Published: March 14, 1996

DEAR Boss,

I'm happy to tell you I'm feeling a little better now. I've had some time to try and piece together what actually happened during that terrible dark incident on Monday. I'd like to come to terms with it and move on. The folks here have been very understanding and very encouraging. There was even some talk today about letting me go back to work at the Mercury News someday. I don't know how you and the big bosses feel about that . . .

I realize now that I was in denial on Monday. Looking back now, I know that memos were sent, meetings were held and contingency plans were in place. But, like a proud homeowner whose dream house lies in the shadow of a volcano or on the edge of an earthquake fault, I could not come to grips with the enormity of the terror I faced. I couldn't bring myself to think the unthinkable.

I knew the office remodeling and the move from old cubicles to new would bring stress to my life. But when I came in and found my new desk on Monday morning, when I saw that Compaq Prolinea 5100 sitting there next to my trusty old Macintosh, I just blanked. My first thought when I saw the flashing DOS prompt was: ''This is a TOOL OF THE DEVIL. AND IT IS IN MY OFFICE. SOME TERRIBLE MISTAKE HAS BEEN MADE.''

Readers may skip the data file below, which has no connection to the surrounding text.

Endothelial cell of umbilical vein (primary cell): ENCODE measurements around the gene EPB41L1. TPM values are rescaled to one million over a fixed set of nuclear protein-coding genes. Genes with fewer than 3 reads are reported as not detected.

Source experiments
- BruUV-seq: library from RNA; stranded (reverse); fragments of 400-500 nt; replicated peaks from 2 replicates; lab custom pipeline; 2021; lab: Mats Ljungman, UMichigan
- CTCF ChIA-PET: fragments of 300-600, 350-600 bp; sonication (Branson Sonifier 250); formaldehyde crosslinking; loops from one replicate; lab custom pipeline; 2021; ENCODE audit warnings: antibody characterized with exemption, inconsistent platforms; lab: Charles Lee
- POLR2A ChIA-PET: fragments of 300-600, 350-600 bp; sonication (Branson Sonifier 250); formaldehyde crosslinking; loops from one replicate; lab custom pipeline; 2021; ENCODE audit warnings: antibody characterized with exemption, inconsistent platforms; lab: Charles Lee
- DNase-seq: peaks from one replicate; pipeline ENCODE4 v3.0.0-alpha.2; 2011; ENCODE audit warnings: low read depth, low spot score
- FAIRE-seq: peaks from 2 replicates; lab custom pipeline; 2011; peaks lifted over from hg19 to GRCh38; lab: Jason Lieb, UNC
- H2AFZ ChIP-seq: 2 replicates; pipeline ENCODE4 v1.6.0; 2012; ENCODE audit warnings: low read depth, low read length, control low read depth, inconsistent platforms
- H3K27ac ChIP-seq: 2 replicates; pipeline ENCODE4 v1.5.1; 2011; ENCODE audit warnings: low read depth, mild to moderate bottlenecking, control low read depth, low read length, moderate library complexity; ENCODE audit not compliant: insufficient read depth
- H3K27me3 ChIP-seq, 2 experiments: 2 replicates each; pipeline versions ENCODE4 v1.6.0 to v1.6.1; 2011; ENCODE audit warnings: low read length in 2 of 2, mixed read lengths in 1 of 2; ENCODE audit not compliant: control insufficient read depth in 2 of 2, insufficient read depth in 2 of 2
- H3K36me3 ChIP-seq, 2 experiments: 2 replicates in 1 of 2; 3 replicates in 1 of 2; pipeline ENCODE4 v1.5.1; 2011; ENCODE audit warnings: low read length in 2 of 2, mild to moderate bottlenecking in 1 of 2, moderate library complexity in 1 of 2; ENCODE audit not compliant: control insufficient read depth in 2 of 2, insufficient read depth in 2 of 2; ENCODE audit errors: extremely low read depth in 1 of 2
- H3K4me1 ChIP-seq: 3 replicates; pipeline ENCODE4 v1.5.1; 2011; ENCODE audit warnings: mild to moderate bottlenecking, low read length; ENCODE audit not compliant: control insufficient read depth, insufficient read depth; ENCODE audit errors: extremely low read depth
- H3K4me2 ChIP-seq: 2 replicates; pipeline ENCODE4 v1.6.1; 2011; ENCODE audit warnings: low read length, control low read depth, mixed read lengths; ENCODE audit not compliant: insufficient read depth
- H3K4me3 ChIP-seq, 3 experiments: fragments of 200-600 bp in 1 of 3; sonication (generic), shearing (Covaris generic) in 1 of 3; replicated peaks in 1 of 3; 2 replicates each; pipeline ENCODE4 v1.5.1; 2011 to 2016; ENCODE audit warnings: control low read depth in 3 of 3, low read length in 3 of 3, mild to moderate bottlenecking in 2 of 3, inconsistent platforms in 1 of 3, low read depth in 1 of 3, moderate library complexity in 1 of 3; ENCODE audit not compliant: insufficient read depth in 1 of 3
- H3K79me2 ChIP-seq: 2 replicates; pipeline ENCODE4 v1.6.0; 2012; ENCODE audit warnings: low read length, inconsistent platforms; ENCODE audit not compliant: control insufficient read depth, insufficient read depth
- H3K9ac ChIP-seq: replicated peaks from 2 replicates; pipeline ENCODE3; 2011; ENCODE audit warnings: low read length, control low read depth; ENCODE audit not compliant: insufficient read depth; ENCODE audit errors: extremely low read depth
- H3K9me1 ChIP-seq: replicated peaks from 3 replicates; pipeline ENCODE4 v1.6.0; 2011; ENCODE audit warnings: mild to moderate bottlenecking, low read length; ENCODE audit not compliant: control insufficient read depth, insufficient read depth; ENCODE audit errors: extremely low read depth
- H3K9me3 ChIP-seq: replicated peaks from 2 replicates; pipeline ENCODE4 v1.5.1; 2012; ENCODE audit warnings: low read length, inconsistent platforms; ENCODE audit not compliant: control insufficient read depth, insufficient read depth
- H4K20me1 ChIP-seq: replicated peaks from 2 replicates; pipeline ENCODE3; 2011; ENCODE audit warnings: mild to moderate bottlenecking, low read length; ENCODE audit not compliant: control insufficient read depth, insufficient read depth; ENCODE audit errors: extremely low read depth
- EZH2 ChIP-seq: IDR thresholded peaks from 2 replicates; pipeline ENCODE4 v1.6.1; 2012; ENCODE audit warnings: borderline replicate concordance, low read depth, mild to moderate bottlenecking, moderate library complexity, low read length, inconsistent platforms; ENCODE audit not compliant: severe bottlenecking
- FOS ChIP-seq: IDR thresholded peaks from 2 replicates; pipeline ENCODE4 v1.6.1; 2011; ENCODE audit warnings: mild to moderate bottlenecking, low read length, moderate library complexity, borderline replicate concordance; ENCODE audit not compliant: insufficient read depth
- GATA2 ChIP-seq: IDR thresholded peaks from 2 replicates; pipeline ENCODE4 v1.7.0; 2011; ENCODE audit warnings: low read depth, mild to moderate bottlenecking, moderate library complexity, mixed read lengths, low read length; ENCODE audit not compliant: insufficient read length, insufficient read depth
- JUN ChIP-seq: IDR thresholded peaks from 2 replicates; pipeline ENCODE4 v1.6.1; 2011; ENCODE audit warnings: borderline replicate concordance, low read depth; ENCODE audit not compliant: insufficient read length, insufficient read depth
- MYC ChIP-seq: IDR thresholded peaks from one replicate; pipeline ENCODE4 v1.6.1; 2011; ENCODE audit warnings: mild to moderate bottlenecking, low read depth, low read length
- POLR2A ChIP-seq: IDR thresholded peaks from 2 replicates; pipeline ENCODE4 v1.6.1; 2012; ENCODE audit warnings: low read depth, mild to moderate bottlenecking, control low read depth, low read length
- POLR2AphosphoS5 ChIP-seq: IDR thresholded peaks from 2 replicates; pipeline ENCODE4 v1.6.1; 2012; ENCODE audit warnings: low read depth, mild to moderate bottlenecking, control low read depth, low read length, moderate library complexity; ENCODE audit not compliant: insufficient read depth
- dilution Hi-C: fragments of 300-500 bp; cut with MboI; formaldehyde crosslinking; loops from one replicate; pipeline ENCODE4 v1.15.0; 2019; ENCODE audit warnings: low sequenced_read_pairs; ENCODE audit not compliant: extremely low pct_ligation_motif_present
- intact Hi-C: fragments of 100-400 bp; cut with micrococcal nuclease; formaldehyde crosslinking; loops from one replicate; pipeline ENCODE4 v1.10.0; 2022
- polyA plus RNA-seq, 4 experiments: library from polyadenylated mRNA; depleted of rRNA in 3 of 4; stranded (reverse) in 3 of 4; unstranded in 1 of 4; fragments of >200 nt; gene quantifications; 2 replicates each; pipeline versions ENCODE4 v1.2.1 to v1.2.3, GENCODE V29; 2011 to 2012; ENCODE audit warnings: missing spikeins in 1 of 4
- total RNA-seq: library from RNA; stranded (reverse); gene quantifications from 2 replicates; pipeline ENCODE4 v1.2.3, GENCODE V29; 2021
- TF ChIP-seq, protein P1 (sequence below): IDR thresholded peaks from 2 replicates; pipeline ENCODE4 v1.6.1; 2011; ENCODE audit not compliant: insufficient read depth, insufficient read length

Howard poked his head over the barrier and saw me quaking violently. ''Just type 'WIN' and you get Windows!'' he chirped. What I understood this to mean was: ''Just fondle the tool of Satan and electronic Beelzebub will chew your ears off and suck out your cerebral cortex!''

Thanks to some intensive meetings here, I'm ''in touch'' with those feelings, I ''own'' them and I understand now that I mis-heard Howard. Still, there it was: Windows 3.1, complete with a full complement of Windows applications and utilities. The Fate Worse Than Death. The Darkness That Blots Out the Rainbow. The Plague of Bill Gates.

It had finally befallen me.

Now, boss, I know I wasn't the only one in that room to feel some anxiety that day. Even non-Macolytes who had grown used to the Merc's old proprietary command-line setup were exhibiting classic white-knuckles-on-the-keyboard syndrome. These new Windows boxes were the only way into the editorial system, a bed of hot coals between us and our work. Techs and systems czars large and small swarmed over the room, moving from cubicle to cubicle like trauma surgeons in the triage area of a very bloody battlefield hospital. It was all they could do to keep the walking wounded walking and the moribund from feeling too much pain.

If I live a thousand years, I won't be able to forget the cries of the dying. ''TCP/IP not initialized!'' ''Software trap PC 0773!'' ''They've taken off my back delete key!'' All the techs could do was murmur words of comfort and move on. ''There, there, be brave. Just double-click on the commands help . . . Easy, son. You'll pull through. Here, bite on this Windows tutorial in your main window . . .''